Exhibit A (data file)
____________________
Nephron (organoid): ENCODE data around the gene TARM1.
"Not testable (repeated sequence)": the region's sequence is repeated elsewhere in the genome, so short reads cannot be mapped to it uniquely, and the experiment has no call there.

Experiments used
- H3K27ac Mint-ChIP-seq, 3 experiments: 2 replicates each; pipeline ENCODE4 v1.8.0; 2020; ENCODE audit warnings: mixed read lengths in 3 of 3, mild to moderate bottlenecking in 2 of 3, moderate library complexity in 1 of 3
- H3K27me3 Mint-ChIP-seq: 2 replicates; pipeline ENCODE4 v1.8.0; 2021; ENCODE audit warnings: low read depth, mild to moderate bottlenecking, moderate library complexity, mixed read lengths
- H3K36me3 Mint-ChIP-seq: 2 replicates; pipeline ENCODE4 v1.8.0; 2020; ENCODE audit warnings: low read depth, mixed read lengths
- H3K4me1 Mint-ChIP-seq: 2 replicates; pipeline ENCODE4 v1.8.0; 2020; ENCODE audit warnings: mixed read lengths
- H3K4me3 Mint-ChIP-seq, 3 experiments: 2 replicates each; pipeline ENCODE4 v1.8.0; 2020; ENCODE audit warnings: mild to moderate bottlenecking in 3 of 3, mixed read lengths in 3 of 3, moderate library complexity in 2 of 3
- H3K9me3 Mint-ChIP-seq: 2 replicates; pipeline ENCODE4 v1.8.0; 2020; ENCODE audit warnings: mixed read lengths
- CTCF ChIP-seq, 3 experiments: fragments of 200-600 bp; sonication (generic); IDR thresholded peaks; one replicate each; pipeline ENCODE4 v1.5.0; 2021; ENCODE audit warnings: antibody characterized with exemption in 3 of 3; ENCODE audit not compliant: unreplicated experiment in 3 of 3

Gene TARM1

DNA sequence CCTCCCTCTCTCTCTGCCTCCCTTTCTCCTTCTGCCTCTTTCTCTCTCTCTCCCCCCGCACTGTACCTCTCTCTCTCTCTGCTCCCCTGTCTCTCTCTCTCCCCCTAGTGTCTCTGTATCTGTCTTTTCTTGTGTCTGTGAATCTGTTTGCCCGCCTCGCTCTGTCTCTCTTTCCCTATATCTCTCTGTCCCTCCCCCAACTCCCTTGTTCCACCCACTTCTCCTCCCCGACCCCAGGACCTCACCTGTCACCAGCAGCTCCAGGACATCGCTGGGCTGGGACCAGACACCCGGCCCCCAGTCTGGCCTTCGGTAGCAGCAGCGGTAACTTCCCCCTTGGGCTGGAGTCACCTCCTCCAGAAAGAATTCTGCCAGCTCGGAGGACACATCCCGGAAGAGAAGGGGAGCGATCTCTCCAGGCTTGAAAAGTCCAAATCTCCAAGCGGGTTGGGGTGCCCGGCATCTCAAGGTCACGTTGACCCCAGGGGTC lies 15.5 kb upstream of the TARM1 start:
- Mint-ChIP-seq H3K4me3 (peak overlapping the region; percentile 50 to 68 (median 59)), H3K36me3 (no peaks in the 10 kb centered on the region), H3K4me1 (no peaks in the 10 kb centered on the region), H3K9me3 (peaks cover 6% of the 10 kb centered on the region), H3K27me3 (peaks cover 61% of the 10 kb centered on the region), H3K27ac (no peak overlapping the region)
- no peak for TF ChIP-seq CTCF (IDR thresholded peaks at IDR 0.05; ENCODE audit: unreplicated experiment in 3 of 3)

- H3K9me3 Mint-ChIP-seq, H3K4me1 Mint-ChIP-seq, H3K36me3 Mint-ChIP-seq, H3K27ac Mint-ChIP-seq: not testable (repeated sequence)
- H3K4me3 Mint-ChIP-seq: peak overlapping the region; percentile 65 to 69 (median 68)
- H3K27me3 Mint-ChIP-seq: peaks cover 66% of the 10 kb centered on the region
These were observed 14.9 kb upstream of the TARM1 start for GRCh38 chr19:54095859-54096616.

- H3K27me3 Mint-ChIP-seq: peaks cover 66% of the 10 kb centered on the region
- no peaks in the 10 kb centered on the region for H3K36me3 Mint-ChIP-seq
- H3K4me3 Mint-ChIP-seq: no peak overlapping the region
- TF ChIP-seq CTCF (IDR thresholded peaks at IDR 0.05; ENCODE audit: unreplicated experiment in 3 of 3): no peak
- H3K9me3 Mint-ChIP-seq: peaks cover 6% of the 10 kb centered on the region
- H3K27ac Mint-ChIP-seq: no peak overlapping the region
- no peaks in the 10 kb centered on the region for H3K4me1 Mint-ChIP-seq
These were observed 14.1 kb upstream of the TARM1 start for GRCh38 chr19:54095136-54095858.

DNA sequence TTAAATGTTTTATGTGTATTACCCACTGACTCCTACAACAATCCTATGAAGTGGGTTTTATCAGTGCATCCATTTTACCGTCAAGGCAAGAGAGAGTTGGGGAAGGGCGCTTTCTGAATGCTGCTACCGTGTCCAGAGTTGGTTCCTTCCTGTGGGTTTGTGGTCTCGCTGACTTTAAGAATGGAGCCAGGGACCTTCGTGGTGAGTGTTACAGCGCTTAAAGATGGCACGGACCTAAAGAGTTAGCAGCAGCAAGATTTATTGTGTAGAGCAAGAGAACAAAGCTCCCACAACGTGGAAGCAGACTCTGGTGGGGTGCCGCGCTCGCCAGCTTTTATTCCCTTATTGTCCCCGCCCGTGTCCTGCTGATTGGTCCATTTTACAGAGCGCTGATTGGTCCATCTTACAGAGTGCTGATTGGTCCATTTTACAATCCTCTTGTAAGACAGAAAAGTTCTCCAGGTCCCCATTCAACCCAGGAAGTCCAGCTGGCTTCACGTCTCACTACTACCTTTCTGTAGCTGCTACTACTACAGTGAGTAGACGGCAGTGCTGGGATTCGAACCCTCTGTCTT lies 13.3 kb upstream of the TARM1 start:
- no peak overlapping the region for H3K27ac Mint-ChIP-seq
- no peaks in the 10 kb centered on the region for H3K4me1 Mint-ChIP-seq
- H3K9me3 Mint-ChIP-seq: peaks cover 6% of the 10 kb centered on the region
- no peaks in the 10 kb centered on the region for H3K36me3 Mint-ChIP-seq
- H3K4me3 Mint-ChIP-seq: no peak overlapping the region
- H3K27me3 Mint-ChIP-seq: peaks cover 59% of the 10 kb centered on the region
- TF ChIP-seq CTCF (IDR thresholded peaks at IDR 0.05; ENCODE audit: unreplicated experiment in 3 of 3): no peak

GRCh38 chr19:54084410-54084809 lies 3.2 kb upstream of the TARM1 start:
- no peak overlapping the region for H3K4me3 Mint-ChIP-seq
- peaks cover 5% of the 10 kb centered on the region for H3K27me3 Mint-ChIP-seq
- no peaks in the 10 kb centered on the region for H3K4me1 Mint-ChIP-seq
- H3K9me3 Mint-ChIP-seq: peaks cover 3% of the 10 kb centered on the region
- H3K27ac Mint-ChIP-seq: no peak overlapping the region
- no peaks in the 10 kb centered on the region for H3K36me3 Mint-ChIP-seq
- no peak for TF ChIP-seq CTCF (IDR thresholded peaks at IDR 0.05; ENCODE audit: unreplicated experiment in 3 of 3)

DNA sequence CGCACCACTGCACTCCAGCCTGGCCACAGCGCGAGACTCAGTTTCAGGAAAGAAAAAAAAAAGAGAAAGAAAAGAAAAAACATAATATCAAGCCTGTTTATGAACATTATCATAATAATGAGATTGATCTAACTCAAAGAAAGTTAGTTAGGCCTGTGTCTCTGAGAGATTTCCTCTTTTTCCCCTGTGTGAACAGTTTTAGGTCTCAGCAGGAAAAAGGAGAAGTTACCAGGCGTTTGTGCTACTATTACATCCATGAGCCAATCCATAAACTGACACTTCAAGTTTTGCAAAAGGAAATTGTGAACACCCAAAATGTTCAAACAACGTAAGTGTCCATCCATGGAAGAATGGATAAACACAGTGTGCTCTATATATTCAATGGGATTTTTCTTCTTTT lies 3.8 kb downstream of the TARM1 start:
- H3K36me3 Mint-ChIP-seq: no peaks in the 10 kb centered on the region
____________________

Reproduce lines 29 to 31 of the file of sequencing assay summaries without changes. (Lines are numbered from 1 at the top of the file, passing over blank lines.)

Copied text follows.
- no peaks in the 10 kb centered on the region for H3K4me1 Mint-ChIP-seq
- H3K9me3 Mint-ChIP-seq: peaks cover 6% of the 10 kb centered on the region
- no peaks in the 10 kb centered on the region for H3K36me3 Mint-ChIP-seq